South Asia and Beyond

New Tech Initiative Adds Teeth To US-India Strategic Ties

 New Tech Initiative Adds Teeth To US-India Strategic Ties

As part of the rapidly growing strategic relationship, India and the United States held the inaugural meeting on closer cooperation on Critical and Emerging Technology (iCET) in Washington January 31.

According to a White House release, the meeting between the two high-level delegations, led by Indian and US National Security Advisors Ajit Doval and Jacob Jeremiah Sullivan respectively, “discussed opportunities for greater cooperation in critical and emerging technologies, co-development and coproduction, and ways to deepen connectivity across our innovation ecosystems.”

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Stressing the value of establishing “innovation bridges” in key sectors, including “expos, hackathons, and pitch sessions. They also identified the fields of biotechnology, advanced materials, and rare earth processing technology as areas for future cooperation,” the release said. The two sides also underlined their commitment to working to resolve issues related to regulatory barriers and business and talent mobility in both countries through a standing mechanism under iCET.

Announced by US President Joe Biden and Indian Prime Minister Narendra Modi in May 2022, iCET aims to “to elevate and expand our strategic technology partnership and defense industrial cooperation between the governments, businesses, and academic institutions of our two countries,” the White House said.

The announcement followed a roundtable hosted by the US-India Business Council January 30 with US Secretary of Commerce Gina Raimondo, NSAs Jake Sullivan and Ajit Doval, and other senior US and Indian officials which brought together more than 40 CEOs, university presidents, and thought leaders from both countries to accelerate opportunities for increased technology cooperation.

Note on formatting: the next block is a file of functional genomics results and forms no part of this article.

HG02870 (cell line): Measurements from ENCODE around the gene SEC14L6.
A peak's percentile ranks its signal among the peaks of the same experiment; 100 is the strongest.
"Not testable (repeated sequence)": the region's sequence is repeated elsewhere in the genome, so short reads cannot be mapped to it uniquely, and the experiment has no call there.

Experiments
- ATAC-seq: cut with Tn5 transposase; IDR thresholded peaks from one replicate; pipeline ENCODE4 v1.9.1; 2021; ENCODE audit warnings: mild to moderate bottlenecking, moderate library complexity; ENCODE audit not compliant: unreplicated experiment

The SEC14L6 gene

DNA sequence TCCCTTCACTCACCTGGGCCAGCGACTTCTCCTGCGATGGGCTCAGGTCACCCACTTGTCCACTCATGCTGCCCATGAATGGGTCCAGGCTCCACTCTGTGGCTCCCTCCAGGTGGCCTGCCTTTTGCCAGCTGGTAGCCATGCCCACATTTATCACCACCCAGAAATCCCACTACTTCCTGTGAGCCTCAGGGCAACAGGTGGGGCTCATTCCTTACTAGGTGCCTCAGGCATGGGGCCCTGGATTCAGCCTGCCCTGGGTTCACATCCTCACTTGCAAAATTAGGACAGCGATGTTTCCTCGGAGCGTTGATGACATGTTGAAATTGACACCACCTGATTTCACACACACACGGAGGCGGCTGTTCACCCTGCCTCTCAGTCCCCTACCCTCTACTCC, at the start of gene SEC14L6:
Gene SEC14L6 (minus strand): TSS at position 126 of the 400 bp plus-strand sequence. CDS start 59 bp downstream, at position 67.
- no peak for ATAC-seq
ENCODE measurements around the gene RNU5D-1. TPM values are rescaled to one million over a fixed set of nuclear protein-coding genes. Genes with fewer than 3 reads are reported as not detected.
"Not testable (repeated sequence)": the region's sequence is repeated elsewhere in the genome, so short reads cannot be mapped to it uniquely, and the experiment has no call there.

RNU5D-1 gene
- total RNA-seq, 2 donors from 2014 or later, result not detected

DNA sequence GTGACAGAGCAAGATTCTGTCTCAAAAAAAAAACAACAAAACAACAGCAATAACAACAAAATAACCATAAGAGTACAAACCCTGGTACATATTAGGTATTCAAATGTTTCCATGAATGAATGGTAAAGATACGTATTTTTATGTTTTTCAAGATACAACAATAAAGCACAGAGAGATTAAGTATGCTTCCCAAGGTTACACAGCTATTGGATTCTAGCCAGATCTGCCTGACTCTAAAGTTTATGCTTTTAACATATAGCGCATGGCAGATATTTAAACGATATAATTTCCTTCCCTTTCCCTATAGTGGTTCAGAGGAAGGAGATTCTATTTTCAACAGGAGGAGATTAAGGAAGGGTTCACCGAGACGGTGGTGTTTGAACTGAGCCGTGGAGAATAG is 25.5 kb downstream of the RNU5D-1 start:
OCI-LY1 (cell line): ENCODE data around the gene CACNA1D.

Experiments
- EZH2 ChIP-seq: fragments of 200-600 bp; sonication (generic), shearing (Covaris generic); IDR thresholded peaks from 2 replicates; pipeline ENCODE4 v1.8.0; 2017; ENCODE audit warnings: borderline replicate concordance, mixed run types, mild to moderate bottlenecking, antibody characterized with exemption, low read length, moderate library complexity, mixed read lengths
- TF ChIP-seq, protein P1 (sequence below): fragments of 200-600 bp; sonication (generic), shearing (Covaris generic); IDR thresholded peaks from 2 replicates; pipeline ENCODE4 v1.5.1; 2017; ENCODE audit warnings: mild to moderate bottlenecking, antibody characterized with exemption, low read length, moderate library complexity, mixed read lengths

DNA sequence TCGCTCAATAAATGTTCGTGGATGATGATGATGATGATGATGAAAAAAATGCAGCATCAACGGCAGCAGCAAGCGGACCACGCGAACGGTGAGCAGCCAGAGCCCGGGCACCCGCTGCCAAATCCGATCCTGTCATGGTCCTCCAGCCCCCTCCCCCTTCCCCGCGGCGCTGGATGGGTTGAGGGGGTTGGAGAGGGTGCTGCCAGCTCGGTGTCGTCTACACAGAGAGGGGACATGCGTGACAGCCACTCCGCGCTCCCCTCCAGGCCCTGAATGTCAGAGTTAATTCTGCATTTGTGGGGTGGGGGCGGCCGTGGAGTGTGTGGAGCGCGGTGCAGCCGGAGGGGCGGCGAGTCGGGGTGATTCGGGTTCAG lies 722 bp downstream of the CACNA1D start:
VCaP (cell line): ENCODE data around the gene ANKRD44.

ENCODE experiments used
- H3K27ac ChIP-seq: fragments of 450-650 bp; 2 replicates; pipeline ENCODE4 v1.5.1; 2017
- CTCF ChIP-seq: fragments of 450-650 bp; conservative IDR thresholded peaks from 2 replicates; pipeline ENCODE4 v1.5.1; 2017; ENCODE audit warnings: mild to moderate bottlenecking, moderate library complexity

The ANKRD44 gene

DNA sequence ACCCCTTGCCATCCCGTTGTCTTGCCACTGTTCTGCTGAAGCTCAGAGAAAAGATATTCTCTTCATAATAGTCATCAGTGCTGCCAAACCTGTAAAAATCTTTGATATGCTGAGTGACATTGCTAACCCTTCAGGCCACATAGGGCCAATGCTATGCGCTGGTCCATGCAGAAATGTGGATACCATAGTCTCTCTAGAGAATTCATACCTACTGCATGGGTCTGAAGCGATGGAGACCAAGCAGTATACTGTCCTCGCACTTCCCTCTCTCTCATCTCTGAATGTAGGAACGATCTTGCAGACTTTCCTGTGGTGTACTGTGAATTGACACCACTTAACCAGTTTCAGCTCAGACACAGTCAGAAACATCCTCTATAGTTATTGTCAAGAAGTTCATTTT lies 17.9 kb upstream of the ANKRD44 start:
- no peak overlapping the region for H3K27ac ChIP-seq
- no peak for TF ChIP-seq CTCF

“It’s good to see progress in this crucial, underleveraged area – strategic partnership in technology – but am not holding my breath given the history and the complexity of geopolitics. While many of these strategic issues are long haul, there are areas of immediate importance and potential action, including those centered on a common concern (and a word missing in this fact sheet): China,” said Prasanto Kumar Roy, a public policy consultant and tech writer and analyst who advises American firms.

“Key areas include cybersecurity and resilient tech supply chains, where the two nations have common goals and concerns, yet there are policies that do not factor in this close alignment – such as India’s trusted supply chain directive for telecom, or data localization, or the US’s tech-worker visas restrictions – all impeding ease of doing business. Looking forward to this changing,” said Roy.
According to the White House release, “To expand and deepen our technology partnership, the United States and India are launching new bilateral initiatives and welcoming new cooperation between our governments, industry and academia in the following domains:

  • Strengthening our Innovation Ecosystems
  • Signing a new Implementation Arrangement for a Research Agency Partnership between the National Science Foundation and Indian science agencies to expand international collaboration in a range of areas — including artificial intelligence, quantum technologies, and advanced wireless — to build a robust innovation ecosystem between our countries.